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What is net unrealized appreciation?


Net Unrealized Appreciation (NUA) applies to people who own company stock through their employer 401k plans. NUA applies only when you leave your company and you need to decide how to distribute the assets in your 401k. Ordinarily, when you leave your company, you would rollover your 401k into an IRA (Individual Retirement Account); the money in the IRA would then continue to grow tax-deferred and would be subject to ordinary income tax once you begin making withdrawals at retirement. However, with NUA, you have the option to separate the money in your 401k between your company stock and your diversified investments (usually mutual funds). The mutual funds (non-company stock) would rollover into an IRA whereas the company stock would transfer into a taxable brokerage account. You would owe ordinary income tax on the cost basis (the amount you paid for the stock) when you make the distribution and a 10 percent penalty if you are under 59.5 years old; however, appreciation (market value less cost basis) would be taxed at the lower capital gains tax rate. If you have a substantial amount of unrealized gains in your company stock within your 401k, pursuing the NUA option could amount to a significant tax savings.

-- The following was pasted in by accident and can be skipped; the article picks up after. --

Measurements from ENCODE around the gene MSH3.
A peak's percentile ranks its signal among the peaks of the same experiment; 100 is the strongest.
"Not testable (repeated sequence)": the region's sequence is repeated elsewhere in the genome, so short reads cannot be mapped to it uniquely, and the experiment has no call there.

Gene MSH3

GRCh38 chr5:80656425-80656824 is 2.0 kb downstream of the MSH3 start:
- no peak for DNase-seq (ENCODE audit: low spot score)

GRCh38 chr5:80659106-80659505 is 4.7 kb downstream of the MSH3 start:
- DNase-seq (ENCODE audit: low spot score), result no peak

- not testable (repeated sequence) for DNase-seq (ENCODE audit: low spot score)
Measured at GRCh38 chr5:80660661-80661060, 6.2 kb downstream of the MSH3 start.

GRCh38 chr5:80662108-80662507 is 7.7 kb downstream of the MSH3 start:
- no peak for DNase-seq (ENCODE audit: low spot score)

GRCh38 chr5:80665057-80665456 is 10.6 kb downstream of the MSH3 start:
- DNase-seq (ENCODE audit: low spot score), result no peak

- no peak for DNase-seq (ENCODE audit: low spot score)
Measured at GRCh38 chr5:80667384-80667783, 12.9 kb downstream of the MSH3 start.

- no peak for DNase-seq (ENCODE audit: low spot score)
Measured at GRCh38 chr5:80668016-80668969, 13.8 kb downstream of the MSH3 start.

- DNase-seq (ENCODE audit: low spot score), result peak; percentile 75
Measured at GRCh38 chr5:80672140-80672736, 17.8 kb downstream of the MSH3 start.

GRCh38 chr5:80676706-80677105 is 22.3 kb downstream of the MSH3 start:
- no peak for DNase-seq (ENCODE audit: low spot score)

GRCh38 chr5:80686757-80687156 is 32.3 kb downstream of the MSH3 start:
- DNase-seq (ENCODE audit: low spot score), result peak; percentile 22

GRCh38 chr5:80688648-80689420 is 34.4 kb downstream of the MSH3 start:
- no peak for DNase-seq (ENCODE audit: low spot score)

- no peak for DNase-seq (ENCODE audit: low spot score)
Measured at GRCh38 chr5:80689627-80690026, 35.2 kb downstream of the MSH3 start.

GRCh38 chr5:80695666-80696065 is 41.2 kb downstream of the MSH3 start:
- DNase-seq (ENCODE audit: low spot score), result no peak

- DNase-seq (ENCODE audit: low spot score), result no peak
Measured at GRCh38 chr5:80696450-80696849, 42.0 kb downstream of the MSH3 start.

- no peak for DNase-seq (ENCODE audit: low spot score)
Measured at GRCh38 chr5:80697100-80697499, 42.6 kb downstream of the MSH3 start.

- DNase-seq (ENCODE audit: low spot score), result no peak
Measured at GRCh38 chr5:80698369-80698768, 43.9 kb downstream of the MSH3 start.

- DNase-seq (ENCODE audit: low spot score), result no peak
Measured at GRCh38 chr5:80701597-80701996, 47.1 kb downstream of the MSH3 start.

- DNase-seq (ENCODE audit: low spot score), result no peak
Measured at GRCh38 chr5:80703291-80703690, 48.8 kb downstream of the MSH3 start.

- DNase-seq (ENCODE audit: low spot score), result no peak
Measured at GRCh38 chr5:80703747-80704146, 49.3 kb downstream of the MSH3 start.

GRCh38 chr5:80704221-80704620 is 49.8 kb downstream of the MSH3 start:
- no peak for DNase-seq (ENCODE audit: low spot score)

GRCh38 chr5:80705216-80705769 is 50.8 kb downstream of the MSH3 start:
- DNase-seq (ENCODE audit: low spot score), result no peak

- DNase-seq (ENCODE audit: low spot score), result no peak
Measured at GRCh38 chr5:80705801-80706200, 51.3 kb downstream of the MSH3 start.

NUA is not appropriate for all situations. You must calculate your unrealized gain, estimated tax liability from the distribution, factor in your 10 percent penalty (if you take an early distribution), and decide whether it is the right decision for your financial position and goals.

There are many nuances related to NUA – stay tuned for a more indepth article describing the mechanics behind NUA and how to evaluate your specific situation.